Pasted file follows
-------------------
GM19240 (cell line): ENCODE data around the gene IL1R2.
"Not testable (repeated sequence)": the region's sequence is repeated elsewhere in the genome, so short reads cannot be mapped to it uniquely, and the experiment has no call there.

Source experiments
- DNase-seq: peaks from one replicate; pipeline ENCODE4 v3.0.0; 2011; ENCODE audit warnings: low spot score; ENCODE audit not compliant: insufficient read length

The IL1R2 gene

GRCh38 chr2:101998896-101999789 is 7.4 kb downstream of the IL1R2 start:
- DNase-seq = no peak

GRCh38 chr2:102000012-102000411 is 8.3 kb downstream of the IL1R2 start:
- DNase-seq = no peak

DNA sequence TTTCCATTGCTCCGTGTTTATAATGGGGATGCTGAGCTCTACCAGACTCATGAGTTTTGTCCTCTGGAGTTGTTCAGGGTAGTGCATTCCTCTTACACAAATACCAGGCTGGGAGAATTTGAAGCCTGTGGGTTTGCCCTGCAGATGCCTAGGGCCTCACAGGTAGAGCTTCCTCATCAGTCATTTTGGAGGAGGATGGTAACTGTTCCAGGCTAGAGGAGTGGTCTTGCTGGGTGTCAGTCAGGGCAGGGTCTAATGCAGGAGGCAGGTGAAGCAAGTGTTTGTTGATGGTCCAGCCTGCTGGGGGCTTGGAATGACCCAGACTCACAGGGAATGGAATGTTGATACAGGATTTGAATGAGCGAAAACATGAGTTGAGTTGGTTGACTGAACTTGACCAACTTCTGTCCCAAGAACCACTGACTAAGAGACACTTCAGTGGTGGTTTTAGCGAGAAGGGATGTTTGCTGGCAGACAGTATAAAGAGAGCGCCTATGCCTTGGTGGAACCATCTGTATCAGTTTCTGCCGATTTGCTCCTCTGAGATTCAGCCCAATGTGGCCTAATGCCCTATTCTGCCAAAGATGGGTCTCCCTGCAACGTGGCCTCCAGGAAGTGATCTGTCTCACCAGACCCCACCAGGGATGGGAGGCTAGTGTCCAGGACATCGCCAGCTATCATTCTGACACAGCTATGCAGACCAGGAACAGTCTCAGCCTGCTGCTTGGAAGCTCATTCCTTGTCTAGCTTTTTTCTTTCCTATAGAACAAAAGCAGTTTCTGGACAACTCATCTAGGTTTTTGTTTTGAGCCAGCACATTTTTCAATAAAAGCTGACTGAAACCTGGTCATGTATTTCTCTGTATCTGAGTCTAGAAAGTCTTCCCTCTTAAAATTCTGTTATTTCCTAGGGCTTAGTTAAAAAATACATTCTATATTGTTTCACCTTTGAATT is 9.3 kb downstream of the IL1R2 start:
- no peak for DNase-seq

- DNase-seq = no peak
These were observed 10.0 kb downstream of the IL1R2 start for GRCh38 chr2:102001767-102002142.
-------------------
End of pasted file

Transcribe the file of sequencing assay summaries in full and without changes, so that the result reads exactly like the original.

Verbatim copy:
GM19240 (cell line): ENCODE data around the gene IL1R2.
"Not testable (repeated sequence)": the region's sequence is repeated elsewhere in the genome, so short reads cannot be mapped to it uniquely, and the experiment has no call there.

Source experiments
- DNase-seq: peaks from one replicate; pipeline ENCODE4 v3.0.0; 2011; ENCODE audit warnings: low spot score; ENCODE audit not compliant: insufficient read length

The IL1R2 gene

GRCh38 chr2:101998896-101999789 is 7.4 kb downstream of the IL1R2 start:
- DNase-seq = no peak

GRCh38 chr2:102000012-102000411 is 8.3 kb downstream of the IL1R2 start:
- DNase-seq = no peak

DNA sequence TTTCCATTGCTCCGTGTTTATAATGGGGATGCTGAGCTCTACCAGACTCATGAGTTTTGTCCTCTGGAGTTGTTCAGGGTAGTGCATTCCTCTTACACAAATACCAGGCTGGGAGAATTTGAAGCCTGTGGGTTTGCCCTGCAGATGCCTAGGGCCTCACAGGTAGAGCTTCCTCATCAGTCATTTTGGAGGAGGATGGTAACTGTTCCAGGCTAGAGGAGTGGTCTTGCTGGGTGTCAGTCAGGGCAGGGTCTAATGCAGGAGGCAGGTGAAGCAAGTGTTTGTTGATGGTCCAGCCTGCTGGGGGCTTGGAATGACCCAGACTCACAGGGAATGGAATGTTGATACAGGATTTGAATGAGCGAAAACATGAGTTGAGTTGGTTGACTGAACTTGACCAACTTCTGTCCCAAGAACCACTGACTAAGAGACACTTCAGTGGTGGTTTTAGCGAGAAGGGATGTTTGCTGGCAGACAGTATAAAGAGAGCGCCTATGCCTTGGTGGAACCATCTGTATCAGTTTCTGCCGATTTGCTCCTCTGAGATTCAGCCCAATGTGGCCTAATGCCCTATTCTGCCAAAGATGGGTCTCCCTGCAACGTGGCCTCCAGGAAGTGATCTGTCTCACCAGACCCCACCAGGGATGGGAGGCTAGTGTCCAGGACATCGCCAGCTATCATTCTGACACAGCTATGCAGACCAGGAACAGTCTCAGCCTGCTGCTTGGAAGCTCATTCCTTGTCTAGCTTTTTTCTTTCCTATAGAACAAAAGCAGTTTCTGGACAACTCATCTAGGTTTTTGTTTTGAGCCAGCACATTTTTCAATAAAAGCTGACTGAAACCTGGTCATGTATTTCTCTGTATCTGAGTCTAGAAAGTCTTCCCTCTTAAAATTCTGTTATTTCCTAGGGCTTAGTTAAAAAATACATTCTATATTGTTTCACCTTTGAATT is 9.3 kb downstream of the IL1R2 start:
- no peak for DNase-seq

- DNase-seq = no peak
These were observed 10.0 kb downstream of the IL1R2 start for GRCh38 chr2:102001767-102002142.